Quote from tntrn
    And your negative attitude about bottle feeding is very apparent here. How do you expect to support ALL your moms, when you obviously think that non breastfeeders are lazy? Your patient advocacy skills are lacking and new moms will pick up on that quickly, as one or two have already noted here. It's not your baby, it's not your life, and it's not your breasts being attacked!
    And I'll just bet money you can't pick my kids out of a crowd because they weren't breastfed.

    BTW, we call them the breast or nipple nazis where I work
    talk about negative attitudes. and you seem so proud of yours.

    i WISH i had had a breast nazi helping me. i had a preeemie and nurses were discouraging me from breastfeeding and letting me know over and over that it was ok not to breastfeed and in fact, if i were to breastfeed that i HAD TO use formula and mix that in with the breastmilk, because my milk was certainly not going to be enough.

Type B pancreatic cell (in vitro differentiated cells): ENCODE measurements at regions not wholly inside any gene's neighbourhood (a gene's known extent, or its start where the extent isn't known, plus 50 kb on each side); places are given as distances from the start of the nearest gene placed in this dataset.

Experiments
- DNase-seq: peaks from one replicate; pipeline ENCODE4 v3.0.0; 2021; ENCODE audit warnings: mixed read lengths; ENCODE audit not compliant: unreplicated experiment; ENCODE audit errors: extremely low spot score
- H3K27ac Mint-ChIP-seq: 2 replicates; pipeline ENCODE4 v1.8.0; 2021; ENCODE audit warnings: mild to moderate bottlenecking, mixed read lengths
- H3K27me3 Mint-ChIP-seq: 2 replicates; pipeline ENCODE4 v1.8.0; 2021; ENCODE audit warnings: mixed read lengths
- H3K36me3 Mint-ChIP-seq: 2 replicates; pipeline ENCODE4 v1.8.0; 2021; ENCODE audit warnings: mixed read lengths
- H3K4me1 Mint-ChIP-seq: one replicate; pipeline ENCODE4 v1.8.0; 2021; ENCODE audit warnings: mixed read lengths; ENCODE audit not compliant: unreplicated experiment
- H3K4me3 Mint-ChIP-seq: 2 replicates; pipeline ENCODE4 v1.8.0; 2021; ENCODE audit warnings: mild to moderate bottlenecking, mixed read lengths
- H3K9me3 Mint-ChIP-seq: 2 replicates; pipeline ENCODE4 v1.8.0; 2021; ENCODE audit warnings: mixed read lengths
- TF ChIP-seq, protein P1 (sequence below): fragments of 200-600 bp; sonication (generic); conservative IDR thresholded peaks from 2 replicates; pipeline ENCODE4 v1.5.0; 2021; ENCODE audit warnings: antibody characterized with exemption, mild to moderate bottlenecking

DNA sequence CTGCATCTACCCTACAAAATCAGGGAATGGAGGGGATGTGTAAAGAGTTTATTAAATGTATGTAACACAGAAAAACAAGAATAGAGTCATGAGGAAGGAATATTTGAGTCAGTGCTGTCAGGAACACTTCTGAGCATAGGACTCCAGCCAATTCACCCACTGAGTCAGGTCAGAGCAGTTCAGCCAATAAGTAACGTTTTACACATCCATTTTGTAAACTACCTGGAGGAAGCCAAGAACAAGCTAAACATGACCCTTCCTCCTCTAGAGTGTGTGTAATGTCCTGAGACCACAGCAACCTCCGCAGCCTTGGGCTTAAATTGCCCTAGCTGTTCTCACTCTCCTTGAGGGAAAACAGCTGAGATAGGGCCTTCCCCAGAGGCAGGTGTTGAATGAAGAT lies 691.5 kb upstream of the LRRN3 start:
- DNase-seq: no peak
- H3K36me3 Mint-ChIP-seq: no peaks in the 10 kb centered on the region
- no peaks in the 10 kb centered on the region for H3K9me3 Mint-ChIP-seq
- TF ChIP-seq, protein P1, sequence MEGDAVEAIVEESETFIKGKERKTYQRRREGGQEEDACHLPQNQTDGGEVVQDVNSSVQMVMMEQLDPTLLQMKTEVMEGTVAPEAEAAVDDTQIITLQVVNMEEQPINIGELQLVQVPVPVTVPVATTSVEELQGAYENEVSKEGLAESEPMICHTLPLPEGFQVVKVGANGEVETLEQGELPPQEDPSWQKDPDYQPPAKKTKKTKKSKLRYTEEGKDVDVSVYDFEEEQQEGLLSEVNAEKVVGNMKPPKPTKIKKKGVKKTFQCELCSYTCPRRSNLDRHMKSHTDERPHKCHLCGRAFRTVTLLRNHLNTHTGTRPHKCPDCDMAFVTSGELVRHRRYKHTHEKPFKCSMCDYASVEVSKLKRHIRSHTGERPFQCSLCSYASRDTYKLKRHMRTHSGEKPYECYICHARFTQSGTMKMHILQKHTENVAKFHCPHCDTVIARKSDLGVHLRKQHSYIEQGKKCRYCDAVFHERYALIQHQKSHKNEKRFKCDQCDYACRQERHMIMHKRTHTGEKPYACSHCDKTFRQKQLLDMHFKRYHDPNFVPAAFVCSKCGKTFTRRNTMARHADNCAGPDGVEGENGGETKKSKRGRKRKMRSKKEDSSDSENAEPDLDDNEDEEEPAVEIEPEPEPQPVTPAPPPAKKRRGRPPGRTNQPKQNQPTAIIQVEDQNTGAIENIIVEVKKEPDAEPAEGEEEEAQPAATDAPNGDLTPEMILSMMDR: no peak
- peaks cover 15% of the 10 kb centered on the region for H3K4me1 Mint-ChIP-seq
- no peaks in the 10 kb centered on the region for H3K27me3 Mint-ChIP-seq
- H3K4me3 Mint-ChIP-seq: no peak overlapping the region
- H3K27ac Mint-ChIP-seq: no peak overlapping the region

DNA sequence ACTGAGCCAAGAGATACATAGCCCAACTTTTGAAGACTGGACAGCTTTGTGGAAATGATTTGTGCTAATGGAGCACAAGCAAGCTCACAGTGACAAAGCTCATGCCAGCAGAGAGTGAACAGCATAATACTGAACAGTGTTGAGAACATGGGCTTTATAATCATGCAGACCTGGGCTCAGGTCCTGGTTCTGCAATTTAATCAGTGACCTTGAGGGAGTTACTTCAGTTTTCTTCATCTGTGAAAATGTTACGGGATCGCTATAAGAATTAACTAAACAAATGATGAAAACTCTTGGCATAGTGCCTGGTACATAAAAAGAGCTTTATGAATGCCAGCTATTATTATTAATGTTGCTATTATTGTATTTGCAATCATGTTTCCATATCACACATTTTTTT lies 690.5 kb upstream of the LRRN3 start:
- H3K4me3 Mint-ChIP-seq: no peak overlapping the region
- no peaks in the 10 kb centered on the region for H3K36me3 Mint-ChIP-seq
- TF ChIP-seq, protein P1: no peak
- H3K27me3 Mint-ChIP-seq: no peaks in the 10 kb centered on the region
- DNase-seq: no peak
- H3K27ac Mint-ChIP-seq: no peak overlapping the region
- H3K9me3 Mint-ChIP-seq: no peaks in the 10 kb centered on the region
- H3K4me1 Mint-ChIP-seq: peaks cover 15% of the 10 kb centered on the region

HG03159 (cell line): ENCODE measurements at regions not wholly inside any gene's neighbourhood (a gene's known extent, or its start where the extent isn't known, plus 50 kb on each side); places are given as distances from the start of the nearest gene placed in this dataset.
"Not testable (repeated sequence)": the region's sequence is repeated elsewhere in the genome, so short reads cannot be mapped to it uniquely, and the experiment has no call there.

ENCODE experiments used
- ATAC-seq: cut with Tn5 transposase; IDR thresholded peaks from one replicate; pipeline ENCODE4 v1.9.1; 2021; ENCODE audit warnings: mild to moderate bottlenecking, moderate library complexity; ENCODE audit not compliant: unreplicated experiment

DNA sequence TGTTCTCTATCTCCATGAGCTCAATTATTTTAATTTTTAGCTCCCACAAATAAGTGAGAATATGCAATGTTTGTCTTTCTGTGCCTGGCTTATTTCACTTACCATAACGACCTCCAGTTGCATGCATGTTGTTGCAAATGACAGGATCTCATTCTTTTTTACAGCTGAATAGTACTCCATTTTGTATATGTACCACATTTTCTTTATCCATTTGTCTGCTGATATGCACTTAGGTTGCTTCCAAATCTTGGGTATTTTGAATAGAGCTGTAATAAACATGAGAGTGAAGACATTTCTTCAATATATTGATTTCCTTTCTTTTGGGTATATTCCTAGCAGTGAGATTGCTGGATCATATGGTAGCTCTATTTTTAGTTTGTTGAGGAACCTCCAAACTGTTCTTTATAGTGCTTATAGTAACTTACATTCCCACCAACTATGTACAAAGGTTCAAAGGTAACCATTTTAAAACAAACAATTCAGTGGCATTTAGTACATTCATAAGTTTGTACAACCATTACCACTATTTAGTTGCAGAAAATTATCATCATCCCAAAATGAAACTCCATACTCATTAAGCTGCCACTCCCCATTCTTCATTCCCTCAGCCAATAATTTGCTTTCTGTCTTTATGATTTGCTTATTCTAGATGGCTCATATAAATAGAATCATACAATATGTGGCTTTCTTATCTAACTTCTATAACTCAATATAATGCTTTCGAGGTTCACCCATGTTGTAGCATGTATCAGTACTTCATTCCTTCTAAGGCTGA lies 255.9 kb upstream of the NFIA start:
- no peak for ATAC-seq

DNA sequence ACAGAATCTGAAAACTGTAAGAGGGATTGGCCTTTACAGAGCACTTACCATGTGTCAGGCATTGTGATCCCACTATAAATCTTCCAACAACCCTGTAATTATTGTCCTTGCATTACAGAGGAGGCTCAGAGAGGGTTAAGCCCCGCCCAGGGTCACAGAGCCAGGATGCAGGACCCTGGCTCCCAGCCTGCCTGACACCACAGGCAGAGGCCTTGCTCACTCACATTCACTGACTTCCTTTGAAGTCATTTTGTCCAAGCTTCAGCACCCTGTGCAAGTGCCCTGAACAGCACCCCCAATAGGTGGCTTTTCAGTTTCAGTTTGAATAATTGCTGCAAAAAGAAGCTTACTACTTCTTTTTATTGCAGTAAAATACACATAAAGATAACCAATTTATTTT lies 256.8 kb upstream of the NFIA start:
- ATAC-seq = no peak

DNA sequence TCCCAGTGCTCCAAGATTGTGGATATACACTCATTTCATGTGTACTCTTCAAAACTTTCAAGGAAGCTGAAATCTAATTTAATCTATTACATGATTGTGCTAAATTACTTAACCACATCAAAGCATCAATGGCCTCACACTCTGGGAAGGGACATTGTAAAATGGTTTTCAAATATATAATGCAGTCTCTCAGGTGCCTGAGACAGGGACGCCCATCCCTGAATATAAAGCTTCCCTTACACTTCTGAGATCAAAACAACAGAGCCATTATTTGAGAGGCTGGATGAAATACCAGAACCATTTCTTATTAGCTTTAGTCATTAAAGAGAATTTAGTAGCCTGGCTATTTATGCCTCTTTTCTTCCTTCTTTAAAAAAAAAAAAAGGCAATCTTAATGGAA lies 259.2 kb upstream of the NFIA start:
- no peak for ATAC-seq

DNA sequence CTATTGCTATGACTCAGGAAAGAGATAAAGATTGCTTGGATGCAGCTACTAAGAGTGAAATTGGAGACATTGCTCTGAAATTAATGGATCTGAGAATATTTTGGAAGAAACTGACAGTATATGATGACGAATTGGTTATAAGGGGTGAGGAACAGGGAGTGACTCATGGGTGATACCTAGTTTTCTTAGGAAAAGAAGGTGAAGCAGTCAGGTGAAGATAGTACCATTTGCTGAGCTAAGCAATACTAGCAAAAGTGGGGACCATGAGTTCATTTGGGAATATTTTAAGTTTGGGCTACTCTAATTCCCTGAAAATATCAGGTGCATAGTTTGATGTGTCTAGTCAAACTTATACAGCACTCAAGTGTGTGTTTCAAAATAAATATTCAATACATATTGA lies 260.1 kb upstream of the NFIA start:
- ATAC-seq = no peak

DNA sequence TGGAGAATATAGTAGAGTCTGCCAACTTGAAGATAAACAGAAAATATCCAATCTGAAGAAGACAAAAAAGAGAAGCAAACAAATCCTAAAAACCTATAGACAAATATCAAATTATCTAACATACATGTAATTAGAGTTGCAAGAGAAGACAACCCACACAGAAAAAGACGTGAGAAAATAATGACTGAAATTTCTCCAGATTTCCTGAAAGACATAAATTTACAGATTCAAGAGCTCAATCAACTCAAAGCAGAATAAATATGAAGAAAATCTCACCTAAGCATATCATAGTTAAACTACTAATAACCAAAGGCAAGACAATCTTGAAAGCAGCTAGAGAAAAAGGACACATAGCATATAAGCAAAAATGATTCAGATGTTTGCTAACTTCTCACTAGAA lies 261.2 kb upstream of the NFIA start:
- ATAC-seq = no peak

they made me SICK to my stomach and i reget that experience with every fiber of my being. if i had had just one person standing up for me and advocating for me, i wouldnt have had six weeks of torture trying to get my baby to latch. he finally did, but it was no thanks to people like you.
  6. by   geekgolightly
    you know, there is a difference between pressuring and advocating. breastmilk is unequivocally the standard. anything less is inferior. it isnt that breast is best, but that anything less than breast is not standard. it is inferior food. bar none.

    if someone seems determined not to breastfeed, more power to them; they have their minds made up. but for those who seem confused, unsure and frightened of the prospect, advocating for what should be seen as standard care, is the only way to truly advocate for your patient. information information information.